Uplifting family ceremony for ordination of Bishop Michael Gielen
Bishop-elect Michael Gielen was ordained as Auxiliary Bishop of Auckland in an extraordinary, uplifting ceremony in a packed Vodafone Events Centre in Wiri on Saturday 7 March.
Bishop Michael was ordained and warmly welcomed as his long-needed assistant by Bishop Pat Dunn, Bishop of Auckland in a wonderful multicultural spiritual occasion.
The events centre was needed because so many people wanted to attend, the cathedral was not big enough for the crowd of 3000!
Father Neil Vaney, SM, Pastoral Director of the Catholic Enquiry Centre, was there and wrote this account:
We are family
By Fr Neil Vaney SM
Seated high in a row behind the altar, among hundreds of other priests, I was captivated by the vibrant colours all around the four sides of the events arena. To my left were banked row upon row, the Samoan choir, resplendent in white. At the rear I could make out the ranks of the Tongan people in ceremonial red waiting their turn to enter. Among the thousands filling the stadium, bright blue, orange and green shone out.
The plaintive cry of the karanga rang out and the Maori callers led Fr Michael’s people in. He was accompanied by his parents and a throng of sisters and their families; older youths to babies still in arms. Extending right across the front of one side they were to be a bridge between the formal dignity of the liturgy and the graced ordinariness of family life.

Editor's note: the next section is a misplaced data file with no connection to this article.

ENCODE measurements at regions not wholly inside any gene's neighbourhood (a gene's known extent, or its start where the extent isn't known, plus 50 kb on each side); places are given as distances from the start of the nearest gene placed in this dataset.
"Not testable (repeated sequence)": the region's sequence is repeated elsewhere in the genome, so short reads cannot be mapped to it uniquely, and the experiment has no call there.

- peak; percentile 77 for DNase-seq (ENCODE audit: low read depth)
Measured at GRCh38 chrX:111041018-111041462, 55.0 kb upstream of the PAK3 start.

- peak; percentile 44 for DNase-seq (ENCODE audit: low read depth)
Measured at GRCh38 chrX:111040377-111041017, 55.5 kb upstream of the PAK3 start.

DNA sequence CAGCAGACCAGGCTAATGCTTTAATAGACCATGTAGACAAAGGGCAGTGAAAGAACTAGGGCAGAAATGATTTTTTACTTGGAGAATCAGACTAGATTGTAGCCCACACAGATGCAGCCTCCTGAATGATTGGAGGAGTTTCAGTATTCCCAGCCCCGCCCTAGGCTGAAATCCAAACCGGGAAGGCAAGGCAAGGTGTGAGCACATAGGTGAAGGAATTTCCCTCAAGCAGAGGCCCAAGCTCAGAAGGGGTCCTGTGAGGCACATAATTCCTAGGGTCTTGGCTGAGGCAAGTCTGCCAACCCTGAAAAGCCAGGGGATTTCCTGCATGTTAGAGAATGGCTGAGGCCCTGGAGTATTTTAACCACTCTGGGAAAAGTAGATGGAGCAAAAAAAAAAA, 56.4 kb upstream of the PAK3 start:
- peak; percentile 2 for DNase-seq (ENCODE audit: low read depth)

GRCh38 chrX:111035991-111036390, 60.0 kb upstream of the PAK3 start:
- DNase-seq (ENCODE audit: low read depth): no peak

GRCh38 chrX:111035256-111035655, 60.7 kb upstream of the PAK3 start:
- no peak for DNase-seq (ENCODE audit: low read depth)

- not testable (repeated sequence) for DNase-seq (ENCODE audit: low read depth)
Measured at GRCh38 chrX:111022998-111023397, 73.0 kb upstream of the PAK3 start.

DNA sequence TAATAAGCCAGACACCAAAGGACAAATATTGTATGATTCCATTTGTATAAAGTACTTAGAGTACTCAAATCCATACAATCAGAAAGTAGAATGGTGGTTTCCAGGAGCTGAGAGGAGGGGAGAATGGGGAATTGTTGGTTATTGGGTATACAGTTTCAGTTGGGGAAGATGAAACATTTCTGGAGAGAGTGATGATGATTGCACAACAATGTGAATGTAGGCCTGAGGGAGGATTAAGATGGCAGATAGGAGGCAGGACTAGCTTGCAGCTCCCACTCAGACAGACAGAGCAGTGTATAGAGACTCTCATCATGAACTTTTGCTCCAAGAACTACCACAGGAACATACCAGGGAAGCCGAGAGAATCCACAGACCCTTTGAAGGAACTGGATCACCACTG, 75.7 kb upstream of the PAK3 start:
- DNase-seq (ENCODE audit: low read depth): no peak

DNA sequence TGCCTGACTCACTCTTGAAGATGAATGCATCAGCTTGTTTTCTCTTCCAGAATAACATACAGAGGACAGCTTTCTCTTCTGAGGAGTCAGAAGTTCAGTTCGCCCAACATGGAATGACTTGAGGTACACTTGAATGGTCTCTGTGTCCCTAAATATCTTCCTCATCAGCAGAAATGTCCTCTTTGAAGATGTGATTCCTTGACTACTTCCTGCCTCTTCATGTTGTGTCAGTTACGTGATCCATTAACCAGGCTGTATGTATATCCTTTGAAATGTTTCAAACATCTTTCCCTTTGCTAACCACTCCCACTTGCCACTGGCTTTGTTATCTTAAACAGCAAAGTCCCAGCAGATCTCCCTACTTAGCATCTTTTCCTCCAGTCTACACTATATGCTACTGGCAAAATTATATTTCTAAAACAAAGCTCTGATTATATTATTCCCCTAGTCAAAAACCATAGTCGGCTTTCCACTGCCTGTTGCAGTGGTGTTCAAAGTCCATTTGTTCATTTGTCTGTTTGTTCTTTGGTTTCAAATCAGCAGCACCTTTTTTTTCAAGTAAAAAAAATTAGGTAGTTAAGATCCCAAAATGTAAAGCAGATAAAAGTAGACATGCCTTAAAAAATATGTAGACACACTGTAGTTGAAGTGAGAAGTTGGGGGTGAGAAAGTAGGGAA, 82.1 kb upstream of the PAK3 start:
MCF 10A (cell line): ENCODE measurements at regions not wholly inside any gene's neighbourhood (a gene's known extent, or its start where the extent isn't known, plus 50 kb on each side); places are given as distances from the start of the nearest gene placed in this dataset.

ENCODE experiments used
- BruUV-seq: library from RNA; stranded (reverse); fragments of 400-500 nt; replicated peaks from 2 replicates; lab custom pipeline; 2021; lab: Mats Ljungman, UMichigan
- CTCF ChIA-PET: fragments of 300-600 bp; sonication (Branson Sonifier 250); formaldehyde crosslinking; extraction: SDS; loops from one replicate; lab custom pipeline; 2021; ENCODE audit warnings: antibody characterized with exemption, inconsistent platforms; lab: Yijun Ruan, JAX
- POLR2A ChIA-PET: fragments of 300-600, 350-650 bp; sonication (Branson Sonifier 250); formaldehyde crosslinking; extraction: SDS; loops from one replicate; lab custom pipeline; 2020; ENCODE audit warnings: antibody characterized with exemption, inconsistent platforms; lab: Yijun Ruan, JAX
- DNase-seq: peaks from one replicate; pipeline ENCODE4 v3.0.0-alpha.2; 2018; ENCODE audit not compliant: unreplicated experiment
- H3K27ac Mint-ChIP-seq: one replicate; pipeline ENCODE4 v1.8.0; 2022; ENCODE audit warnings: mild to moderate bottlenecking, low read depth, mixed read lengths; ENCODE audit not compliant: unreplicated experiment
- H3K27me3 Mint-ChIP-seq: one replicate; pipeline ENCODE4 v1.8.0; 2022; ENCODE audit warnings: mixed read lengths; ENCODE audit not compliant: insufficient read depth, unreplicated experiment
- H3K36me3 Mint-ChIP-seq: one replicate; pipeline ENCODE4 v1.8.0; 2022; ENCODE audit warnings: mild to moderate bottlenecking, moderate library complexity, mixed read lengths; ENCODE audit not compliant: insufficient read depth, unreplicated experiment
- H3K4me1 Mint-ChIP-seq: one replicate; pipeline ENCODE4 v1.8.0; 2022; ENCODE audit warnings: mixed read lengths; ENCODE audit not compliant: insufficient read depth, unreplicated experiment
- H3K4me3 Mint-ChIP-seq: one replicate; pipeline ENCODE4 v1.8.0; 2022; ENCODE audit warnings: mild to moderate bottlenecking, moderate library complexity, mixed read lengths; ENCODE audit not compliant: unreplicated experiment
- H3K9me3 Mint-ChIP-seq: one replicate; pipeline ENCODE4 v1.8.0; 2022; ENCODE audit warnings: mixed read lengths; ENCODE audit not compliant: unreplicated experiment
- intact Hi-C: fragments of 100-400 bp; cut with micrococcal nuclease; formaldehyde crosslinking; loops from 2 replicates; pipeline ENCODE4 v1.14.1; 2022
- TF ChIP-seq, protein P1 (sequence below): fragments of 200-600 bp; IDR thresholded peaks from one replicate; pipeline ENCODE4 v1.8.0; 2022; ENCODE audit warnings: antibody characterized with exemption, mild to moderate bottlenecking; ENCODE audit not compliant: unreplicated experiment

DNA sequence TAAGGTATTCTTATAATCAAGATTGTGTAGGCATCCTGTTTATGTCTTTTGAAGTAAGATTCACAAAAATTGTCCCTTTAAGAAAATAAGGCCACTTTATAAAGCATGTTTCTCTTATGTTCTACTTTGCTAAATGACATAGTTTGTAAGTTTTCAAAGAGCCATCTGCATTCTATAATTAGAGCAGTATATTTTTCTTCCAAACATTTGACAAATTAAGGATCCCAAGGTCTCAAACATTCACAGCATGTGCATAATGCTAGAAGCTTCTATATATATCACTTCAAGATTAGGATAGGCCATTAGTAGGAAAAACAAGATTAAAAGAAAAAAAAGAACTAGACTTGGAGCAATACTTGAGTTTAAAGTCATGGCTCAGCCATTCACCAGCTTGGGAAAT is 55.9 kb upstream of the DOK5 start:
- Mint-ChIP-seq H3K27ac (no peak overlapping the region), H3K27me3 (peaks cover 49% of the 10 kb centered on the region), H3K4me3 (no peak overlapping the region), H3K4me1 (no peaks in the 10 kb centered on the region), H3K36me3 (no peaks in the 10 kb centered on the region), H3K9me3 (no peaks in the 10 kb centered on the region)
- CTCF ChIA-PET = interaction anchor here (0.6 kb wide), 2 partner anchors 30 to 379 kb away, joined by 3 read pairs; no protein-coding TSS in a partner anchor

My grasp of te reo is very limited but I was able to catch the general sense of the mihimihi that followed as the Waikato people greeted those from Auckland, bringing their gift of their priest. The local people replied in kind with traditional jokes and challenges causing bursts of laughter.
As the Tongan community processed in bearing the book of the gospels, Fr Michael’s sister, Anna, came and stood beside Bishop Pat Dunn. Carried high on its own throne, the book was proceeded by young women singing joyfully, accompanying their gliding movements with exquisite movements of their hands, all in perfect harmony. As they stood facing this joyous outpouring I saw the bishop reach out to take Anna’s hand in a gesture of support and reassurance before she began to read the first lesson. It told of the prophet Jeremiah’s fear and reticence as God called him into his demanding role, for as he said, I am but a boy (Jer 1.4-9).
After Bishop Pat had given a homily reflecting on the significance of the readings for the mission of the bishop elect and the diocese, Michael’s nieces and nephews came up to read out their prayers and petitions. Ranging in age from about 20 to five, their simplicity and clarity were laced with obvious love and awe, especially so as the littlest, held up by his mother, prayed that their uncle might still be able to come and visit them.
The liturgy marched on in beauty and solemnity, but there are particular moments that stay with me. Bishop Pat, examining his soon to be colleague, went through a list of about ten questions asking whether Michael was ready to lead, to teach, to inspire, to be a model of Christ for his people. All the burden of 25 years of grace and wisdom, struggles and sadness reached across the space between master and pupil, embracing them both in their common call.